1. Not selfish at all...just human...and an amazing one at that. I hope these next 10 days are better ones for you and go by quick. Tim and I are thinking of you constantly.

  2. Tara, I know. I know exactly. I wish I could convince you how 'normal' you this is all part of the acceptance, denial, acceptance, denial...fear...but please know that things will get better and not only do I promise that, I guarantee you that. I have the perfect book for you to read (if you have a Kindle, order it on Amazon)'s called 'Why I Wore Lipstick to my Mastectomy'... see below...YOU WILL LOVE IT!!!

    Book Description
    Publication Date: September 9, 2004
    A soulful, surprising coming of age journey by a dynamo who used her own adversity as a platform for examining issues all young women face.

    Having finished journalism school and landed her dream job at age 27, the last thing Geralyn Lucas expects to hear is a breast cancer diagnosis. She decides to go public with her disease despite fears about the backlash at work, and her bold choices in treatment are irreverent and uplifting. When her breast is under construction and her hair is falling out, her skirts get shorter. She goes to work every day and gets promoted. She has sex with her bandages on. She reinvents her beauty and in a bold move of conscious objection, forgoes the final phase of her breast reconstruction: the nipple. She is reborn in a tattoo parlor when she gets a heart tattoo where her nipple once was.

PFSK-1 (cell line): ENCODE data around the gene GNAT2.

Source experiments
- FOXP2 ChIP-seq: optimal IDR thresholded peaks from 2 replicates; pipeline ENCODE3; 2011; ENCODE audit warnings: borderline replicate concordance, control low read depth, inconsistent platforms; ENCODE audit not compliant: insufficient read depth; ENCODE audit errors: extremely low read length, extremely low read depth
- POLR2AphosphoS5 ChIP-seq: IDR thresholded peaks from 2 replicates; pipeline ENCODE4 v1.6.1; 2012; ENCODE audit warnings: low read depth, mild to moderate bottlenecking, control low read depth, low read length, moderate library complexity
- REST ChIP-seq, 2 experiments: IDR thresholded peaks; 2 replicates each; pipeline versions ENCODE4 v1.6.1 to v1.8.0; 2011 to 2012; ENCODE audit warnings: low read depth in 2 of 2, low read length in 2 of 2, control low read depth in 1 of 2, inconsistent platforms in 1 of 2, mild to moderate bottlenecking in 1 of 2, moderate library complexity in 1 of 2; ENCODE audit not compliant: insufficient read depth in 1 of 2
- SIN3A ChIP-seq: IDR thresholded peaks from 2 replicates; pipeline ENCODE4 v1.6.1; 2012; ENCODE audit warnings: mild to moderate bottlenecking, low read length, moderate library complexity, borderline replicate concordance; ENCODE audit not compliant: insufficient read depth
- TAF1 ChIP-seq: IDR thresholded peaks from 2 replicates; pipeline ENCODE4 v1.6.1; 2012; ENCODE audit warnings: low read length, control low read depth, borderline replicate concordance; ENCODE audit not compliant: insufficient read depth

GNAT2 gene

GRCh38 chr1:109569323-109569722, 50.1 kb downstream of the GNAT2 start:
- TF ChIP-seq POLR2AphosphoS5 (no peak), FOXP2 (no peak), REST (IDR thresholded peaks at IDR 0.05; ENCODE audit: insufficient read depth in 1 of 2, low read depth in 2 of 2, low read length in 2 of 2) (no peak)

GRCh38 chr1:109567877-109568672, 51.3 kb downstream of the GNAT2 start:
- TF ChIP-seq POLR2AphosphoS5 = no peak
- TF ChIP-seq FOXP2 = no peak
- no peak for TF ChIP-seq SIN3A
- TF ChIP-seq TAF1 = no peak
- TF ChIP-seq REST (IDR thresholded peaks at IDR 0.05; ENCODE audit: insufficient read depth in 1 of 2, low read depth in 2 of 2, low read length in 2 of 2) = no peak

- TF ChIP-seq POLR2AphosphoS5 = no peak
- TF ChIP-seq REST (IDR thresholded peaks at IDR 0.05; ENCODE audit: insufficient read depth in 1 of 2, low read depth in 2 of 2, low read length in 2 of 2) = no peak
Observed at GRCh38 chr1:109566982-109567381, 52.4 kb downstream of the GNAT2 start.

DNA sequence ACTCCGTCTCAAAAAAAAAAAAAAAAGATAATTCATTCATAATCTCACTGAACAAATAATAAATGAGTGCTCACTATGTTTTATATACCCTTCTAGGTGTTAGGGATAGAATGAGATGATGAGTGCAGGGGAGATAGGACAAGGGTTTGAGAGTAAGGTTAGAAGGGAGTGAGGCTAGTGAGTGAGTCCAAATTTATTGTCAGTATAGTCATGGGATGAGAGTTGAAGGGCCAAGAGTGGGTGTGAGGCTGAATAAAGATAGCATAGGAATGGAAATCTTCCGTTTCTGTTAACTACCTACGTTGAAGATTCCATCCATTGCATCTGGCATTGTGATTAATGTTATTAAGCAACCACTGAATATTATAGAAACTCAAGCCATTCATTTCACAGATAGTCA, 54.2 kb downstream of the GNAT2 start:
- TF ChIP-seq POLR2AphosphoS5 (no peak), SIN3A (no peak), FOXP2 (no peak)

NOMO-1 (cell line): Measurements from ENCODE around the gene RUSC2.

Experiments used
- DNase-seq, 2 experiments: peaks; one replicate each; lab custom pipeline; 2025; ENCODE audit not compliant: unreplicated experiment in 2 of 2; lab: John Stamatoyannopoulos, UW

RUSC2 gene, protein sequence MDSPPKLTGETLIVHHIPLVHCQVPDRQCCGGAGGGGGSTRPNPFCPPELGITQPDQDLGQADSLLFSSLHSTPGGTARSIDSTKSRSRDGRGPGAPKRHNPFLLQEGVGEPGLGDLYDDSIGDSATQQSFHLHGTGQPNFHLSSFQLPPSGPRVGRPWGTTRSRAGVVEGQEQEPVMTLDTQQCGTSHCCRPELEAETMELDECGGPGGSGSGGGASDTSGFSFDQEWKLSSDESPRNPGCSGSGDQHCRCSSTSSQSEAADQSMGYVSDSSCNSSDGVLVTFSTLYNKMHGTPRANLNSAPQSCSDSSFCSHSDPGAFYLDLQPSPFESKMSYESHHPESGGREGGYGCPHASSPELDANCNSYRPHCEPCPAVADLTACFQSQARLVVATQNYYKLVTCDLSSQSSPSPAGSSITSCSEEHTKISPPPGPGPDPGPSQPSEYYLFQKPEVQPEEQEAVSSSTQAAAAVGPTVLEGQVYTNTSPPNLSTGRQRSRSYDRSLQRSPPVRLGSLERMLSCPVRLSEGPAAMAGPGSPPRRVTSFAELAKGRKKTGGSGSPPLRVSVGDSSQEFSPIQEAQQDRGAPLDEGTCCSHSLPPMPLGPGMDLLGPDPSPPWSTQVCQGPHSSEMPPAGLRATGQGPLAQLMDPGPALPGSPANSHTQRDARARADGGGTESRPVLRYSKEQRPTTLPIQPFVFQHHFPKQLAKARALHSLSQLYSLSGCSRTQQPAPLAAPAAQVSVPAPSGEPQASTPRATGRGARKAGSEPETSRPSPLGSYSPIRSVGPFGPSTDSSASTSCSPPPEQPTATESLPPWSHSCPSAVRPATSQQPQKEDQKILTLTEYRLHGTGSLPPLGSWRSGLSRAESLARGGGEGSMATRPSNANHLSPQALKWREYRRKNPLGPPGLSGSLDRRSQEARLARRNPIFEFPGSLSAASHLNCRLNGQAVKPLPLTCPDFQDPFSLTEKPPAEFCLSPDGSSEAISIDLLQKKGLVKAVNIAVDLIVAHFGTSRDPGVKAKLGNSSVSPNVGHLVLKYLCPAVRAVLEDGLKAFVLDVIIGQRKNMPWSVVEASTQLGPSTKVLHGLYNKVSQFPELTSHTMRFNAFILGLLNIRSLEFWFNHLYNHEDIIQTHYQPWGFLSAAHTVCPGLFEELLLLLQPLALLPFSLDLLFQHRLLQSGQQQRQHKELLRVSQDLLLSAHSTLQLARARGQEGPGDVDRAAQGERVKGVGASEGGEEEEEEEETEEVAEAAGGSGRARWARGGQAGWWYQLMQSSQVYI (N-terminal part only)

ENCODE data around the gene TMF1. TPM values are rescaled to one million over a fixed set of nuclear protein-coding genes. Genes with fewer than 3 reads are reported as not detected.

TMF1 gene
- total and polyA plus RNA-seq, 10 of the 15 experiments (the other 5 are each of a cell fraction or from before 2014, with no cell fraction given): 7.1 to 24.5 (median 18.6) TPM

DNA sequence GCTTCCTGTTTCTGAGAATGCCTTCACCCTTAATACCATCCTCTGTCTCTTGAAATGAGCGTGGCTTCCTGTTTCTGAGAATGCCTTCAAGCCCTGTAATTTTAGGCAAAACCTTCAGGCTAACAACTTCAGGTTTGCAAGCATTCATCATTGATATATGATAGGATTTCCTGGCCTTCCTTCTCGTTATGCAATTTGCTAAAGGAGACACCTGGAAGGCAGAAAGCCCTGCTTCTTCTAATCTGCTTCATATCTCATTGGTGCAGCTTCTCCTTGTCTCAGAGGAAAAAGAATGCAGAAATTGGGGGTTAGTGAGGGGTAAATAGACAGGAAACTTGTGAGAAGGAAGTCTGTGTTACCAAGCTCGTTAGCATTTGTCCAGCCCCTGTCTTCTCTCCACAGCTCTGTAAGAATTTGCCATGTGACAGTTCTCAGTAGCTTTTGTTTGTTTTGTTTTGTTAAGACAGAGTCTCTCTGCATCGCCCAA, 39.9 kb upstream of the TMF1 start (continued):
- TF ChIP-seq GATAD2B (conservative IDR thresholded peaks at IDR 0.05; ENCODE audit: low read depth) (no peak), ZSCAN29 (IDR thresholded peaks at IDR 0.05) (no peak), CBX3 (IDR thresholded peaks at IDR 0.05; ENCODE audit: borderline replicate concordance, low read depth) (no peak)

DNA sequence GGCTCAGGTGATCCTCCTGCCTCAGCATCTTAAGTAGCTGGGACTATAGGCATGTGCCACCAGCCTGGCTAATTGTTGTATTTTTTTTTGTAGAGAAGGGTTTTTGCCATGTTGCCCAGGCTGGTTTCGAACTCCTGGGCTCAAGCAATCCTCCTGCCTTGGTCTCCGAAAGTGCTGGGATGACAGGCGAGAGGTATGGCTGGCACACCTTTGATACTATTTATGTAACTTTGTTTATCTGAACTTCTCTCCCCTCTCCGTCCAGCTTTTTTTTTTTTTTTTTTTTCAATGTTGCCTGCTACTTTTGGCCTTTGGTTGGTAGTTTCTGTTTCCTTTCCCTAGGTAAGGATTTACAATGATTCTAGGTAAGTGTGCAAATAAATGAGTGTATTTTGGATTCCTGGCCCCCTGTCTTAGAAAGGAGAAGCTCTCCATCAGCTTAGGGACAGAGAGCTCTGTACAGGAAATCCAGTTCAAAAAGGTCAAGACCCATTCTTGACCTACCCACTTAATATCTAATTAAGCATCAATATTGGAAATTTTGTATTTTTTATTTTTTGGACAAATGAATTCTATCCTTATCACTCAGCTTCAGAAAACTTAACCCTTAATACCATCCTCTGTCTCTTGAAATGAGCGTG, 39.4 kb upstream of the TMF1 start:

Geralyn recovers from her mastectomy and chemo and has a baby in the same hospital where she was treated for cancer. What could have been a huge negative for this young cancer survivor became the impetus to examine her own sexuality and burgeoning womanhood. Virtually nothing has been written for women of a young age who have been diagnosed with breast cancer. This book also deals with the broader issue of self-acceptance that anyone grappling with questions of illness, self-image and sexuality can identify with.

  3. From the quiet voice of Henri Frederic Amiel:

    "Uncertainty is the refuge of hope."

  4. Tara, you are one the least selfish person I know... Please don't feel badly about feeling the way you do and you know your family and friends are here for you no matter what - and want to be.

    Thank you for being so honest and sharing these darkest of moments. You truly are such a gift to us all for so many reasons...

    And "Yey Annabel" for cheering on her mommy! I am right there with her! xoxoxo

  5. Tara, you have every right to feel "selfish". My thoughts and prayers are with you every day. Keep the faith!